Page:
In March 1923, the officers of the school committee met with Wellington Mepham, the District Superintendent of Schools, and shortly thereafter, District 30 was formed from sections of Districts 13, 24, and Elmont's District 16. The District 30 BOE members included Arthur Hendrickson, George Lindner (his property housed the first Clear Stream fire truck in 1927), George Hoffman (owner of Hoffman's Park Inn on Central Avenue and Merrick Road); William Fare (father of District Music Director, Arthur Fare; and grandfather of Mayor Edwin Fare), and William Reisert (son of Frederick and Anna Reisert, owners of a 270-acre farm south of Sunrise). 

Common vs. Union Free 

District 30, when formed in 1923, was a Common School. Within a month of its existence, however, it was changed to a Union Free School. A Common School was an elementary/middle school that did not provide students with a local high school to attend after graduation from eighth grade. If you attended a Common School and wanted to go to high school, your school board had to pay tuition and transportation for you to attend classes at a nearby school. South Side High in Rockville Centre was the school of choice for Streamers pre-1925 (they had an excellent athletic department with many team sports). A Union Free School, on the other hand, combined two or more Common School districts for the purpose of providing students with a high school education in their hometown. District 24's Brooklyn Avenue School has been Union Free School since at least 1911. The old eight-room wooden Wheeler (it sat to the left of the present day school), changed from Common to Union Free in 1923, same as Clear Stream.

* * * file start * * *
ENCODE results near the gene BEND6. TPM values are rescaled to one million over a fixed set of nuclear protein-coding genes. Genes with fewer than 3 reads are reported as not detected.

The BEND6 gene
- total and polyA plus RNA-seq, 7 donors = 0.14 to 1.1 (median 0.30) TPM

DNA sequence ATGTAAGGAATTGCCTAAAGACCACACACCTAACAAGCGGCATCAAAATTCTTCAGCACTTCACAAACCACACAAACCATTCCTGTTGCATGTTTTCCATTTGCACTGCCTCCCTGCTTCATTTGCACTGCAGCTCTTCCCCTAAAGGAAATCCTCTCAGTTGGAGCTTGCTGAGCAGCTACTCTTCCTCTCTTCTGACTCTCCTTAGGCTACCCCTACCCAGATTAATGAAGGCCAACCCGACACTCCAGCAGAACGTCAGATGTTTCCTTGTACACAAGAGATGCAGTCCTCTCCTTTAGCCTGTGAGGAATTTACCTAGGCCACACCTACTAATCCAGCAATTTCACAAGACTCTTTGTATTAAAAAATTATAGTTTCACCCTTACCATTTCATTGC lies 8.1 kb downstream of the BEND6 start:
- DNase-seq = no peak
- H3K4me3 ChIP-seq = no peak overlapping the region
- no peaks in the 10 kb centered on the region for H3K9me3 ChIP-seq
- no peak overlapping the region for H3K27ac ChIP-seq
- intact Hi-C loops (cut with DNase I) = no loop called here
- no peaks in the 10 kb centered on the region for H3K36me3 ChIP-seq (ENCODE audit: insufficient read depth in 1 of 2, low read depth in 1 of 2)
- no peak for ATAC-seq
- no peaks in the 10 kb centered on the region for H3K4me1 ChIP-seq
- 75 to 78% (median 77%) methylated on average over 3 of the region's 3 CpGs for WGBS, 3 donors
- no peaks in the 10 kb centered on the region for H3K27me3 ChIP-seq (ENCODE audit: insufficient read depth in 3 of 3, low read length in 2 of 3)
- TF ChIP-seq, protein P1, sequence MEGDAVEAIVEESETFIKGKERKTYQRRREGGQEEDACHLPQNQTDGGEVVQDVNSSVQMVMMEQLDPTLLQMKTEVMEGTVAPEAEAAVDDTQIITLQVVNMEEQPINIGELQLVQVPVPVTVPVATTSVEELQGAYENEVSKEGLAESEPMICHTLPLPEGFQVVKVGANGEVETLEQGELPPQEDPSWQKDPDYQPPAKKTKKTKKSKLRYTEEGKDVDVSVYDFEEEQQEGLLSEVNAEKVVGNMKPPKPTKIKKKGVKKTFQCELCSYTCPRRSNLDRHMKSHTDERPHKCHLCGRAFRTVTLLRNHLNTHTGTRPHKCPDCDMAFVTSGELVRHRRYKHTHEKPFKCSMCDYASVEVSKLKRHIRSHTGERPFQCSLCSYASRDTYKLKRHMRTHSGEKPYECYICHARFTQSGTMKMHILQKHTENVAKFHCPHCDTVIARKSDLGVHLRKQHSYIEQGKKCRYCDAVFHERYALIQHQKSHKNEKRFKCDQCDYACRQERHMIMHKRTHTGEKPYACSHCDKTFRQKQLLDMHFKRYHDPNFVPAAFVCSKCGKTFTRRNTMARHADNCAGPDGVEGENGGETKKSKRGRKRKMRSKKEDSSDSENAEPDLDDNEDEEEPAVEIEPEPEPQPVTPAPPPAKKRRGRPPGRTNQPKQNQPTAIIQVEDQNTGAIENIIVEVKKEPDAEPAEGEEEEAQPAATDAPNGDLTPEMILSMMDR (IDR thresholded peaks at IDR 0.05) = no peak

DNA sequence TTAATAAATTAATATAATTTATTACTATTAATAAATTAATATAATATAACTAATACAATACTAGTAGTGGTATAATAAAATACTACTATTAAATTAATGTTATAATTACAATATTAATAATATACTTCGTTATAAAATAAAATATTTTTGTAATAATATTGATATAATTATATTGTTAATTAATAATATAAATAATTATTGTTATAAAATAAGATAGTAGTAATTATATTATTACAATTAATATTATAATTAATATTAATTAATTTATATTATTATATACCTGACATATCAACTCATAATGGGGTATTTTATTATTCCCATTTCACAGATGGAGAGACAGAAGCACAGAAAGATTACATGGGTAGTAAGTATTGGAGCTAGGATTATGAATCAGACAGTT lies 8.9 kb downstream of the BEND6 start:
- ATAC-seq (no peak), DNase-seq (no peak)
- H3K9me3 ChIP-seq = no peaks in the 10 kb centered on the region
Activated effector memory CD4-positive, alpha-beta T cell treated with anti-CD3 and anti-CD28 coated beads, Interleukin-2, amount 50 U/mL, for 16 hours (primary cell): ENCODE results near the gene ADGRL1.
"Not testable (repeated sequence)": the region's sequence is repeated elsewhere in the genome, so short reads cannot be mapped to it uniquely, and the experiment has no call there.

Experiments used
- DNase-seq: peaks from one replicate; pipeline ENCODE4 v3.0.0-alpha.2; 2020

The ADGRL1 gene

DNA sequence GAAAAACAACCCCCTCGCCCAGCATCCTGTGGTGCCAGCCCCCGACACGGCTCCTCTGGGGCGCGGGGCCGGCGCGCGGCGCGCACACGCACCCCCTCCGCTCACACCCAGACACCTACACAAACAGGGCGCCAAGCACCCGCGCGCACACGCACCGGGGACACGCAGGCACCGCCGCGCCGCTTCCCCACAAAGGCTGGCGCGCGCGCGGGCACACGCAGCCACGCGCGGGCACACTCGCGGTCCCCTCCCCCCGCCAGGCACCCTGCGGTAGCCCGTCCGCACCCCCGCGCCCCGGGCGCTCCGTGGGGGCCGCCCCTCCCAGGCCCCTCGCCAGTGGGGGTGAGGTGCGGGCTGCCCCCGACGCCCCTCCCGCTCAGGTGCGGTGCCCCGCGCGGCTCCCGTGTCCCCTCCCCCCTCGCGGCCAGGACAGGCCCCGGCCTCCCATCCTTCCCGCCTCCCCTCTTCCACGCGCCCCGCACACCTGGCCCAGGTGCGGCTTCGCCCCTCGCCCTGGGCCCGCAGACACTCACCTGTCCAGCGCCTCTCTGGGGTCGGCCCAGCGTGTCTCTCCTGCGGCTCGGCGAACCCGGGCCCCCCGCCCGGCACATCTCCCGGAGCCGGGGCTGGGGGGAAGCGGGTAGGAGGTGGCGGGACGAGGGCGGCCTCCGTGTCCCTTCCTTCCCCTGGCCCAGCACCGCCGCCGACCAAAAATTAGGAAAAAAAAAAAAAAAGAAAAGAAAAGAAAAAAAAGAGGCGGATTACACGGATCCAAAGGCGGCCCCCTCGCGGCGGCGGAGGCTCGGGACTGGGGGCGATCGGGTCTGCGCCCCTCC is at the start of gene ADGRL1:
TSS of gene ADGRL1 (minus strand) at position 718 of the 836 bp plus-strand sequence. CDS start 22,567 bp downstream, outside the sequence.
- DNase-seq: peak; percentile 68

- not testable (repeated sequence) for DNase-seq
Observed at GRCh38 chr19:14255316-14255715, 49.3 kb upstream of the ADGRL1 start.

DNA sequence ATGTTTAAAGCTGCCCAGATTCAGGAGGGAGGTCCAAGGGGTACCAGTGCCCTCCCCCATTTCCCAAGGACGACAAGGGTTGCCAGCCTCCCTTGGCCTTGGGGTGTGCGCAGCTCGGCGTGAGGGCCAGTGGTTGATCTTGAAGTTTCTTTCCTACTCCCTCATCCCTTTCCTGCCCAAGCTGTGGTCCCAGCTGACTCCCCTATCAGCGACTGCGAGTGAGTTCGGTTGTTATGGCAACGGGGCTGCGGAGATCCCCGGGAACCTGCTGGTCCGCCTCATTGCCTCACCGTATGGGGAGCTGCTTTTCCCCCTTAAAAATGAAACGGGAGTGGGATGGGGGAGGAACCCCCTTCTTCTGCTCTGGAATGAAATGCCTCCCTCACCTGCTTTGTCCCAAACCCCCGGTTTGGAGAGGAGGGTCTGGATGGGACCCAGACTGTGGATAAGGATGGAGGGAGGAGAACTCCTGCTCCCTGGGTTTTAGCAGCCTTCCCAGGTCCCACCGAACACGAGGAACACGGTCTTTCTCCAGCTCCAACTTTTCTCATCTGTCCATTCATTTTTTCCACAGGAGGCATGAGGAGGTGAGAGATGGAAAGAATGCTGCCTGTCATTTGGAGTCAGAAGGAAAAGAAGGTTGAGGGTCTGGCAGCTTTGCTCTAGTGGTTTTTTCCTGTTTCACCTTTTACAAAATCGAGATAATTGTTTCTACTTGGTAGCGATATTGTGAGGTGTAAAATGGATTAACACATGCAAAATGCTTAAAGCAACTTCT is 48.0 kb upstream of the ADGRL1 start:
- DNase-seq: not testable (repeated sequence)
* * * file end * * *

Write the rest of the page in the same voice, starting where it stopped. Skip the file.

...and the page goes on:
Conselyea family

Once the Taxpayers accomplished the feat of forming District 30, the members tackled finding suitable property on which to build their school. In the summer of 1923, two acres were purchased from John Conselyea, a member of the Springfield (Gardens) family. The cost was $5,000. Upon the recommendation from the Albany BOE, District 30 purchased an additional two acres from Conselyea for another $5,000. (The Conselyea surname is familiar to many. They were descendants of Dutch settlers, who in the 19th century owned a pond and gristmill in Rosedale's Brookville Park.) The modern-day street address of those land purchases is 60 Clearstream Avenue—where the present school stands today.